Another photograph of the inscription

Amélie Kuhrt (2007) wonders why Darius chose this particular spot for an inscription: "The siting of the niche is in a prominent position, but the reason for Darius' wish to leave an inscription here in particular is unknown. Could it have been connected with the many battles he fought in this region following the seizure of the throne?".[7] Lori Khatchadourian (2016) states that the spot was specifically chosen to show that the area was now part of another power.[3] By placing the inscription at the fortress of Tushpa (i.e. the Van Fortress), in the center of the former entity of Urartu, Darius and Xerxes "were making a claim on the former foundations of authority that had long prevailed in the region", now remade as a province of the Achaemenid Empire.[3]


The inscription at Van carries numerous messages.[8] Being one of only few attested Old Persian inscriptions outside Iran, it "overtly extends kingly reach into the "mountains and valleys of Anatolia" according to Dusinberre.[8] According to Dusinberre, by making use of only "Mesopotamian and Persian languages", the Achaemenid kings made a firm statement about that kingly reach: "This is a conquering overlord, a foreigner of power, who now exerts authority over the ancient lands of Urartu".[8] The fact that the inscription was not translated into the local language supports this, according to Dusinberre.[5] There had been a long history of military conflict between Urartu and Assyria; the choice of these specific languages was an outright affirmation of Achaemenid control over Armenia, and of Achaemenid military superiority over Assyria.[5] Dusinberre adds that the Old Persian text takes up twice as much room as the Babylonian and Elamite versions.[5] Furthermore, the Old Persian text is "carved slightly larger" and with more "generous spacing between the characters".[5] According to Dusinberre: "This may be intended similarly to convey a comment about the superiority of the Achaemenid Persians over the ancient Mesopotamian peoples".[5] As the inscription is located high off the ground, and so is difficult to read from ground level, Dusinberre deems these small visual details important.[5]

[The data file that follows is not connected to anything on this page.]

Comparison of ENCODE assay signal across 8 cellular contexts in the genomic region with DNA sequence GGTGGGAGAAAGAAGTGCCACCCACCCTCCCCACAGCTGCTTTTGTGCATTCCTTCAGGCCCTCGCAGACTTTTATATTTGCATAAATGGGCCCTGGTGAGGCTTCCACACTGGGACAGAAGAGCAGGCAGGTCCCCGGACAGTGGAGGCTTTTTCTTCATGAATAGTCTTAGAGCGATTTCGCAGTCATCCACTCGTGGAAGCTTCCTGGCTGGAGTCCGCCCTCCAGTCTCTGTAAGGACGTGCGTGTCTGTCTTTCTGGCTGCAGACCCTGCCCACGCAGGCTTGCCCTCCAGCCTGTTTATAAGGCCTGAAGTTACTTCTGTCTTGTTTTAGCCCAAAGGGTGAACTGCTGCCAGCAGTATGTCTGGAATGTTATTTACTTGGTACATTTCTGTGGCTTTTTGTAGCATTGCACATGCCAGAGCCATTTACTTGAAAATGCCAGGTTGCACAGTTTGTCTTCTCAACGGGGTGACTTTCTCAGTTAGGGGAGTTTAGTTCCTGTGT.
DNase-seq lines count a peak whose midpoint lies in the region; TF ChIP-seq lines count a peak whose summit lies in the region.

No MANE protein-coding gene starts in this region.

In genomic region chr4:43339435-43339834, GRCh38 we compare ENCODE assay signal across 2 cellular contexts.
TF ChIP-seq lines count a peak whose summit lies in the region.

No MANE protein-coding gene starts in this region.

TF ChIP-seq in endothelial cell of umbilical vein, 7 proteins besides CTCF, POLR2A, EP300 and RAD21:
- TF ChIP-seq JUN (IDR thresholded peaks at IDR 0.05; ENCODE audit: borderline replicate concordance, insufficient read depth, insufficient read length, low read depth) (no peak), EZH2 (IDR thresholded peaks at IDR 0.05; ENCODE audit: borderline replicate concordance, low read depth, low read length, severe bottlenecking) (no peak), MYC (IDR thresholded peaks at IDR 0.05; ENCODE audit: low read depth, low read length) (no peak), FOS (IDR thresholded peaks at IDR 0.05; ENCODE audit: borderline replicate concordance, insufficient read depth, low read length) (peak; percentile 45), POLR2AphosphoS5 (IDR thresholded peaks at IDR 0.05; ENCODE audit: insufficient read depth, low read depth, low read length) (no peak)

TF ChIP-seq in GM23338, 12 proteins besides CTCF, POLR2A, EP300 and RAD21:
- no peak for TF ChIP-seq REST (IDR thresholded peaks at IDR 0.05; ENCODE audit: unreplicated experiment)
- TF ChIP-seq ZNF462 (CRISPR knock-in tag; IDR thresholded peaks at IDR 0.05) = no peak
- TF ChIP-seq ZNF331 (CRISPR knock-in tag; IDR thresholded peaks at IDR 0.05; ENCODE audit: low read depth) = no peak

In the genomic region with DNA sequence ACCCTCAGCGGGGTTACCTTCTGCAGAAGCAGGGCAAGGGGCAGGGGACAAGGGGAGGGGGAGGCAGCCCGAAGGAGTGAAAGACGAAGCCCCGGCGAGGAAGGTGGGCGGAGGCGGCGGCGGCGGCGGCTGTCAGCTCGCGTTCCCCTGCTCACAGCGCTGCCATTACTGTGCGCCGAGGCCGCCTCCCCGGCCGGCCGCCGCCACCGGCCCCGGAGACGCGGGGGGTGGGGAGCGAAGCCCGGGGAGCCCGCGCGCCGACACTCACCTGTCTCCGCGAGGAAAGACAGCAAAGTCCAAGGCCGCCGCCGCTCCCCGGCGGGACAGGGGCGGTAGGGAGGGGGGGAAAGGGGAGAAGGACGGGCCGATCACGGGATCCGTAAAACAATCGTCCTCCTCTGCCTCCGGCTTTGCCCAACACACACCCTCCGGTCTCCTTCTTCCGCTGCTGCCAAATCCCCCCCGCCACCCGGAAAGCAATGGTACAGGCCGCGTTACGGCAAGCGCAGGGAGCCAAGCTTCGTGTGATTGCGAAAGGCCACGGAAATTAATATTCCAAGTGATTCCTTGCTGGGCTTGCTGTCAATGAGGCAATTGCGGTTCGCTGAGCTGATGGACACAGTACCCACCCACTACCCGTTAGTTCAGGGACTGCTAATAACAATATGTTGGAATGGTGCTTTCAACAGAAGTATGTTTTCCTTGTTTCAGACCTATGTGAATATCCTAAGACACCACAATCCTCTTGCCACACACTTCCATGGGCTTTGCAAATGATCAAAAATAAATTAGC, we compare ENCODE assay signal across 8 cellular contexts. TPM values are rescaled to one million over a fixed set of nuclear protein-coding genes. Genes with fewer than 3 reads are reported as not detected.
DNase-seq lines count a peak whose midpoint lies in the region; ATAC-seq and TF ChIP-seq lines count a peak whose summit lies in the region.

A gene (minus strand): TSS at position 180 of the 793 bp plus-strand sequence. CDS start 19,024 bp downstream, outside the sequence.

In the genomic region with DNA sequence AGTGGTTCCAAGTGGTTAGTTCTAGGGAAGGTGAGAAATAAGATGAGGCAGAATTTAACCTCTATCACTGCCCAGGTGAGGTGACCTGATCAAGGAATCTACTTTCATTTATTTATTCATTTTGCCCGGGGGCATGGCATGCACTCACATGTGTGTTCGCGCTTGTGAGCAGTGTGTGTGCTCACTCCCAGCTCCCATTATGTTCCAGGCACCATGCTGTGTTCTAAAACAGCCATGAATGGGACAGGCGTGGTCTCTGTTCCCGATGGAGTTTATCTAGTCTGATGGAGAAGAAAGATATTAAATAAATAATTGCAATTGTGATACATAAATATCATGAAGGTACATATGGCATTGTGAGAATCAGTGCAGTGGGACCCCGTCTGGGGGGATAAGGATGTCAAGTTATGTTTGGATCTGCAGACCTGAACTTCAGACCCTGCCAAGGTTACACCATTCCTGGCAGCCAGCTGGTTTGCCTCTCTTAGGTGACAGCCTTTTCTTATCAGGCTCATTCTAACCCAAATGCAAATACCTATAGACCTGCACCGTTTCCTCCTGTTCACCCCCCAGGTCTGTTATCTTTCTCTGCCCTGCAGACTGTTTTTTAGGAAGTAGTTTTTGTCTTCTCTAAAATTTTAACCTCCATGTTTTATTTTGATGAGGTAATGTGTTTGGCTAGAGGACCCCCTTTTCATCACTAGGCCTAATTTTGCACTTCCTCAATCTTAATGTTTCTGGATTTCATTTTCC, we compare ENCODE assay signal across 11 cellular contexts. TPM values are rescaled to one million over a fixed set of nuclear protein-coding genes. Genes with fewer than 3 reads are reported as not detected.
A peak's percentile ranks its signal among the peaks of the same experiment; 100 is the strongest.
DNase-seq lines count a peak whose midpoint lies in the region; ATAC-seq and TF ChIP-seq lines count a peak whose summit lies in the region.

See also[edit]



  1. ^ Dusinberre 2013, p. xxi.
  2. ^ a b c d Dusinberre 2013, p. 51.
  3. ^ a b c d e f Khatchadourian 2016, p. 151.
  4. ^ a b Kuhrt 2007, p. 301.
  5. ^ a b c d e f g h i j k l Dusinberre 2013, p. 52.
  6. ^ Dusinberre 2013, pp. 52–53.
  7. ^ Kuhrt 2007, p. 301, note 4.
  8. ^ a b c Dusinberre 2013, pp. 51–52.


  • Dusinberre, Elspeth R. M. (2013). Empire, Authority, and Autonomy in Achaemenid Anatolia. Cambridge University Press. ISBN 978-1107577152.
  • Khatchadourian, Lori (2016). Imperial Matter: Ancient Persia and the Archaeology of Empires. University of California Press. ISBN 978-0520964952.
  • Kuhrt, Amélie (2007). The Persian Empire: A Corpus of Sources from the Achaemenid Period. Routledge. ISBN 978-0415552790.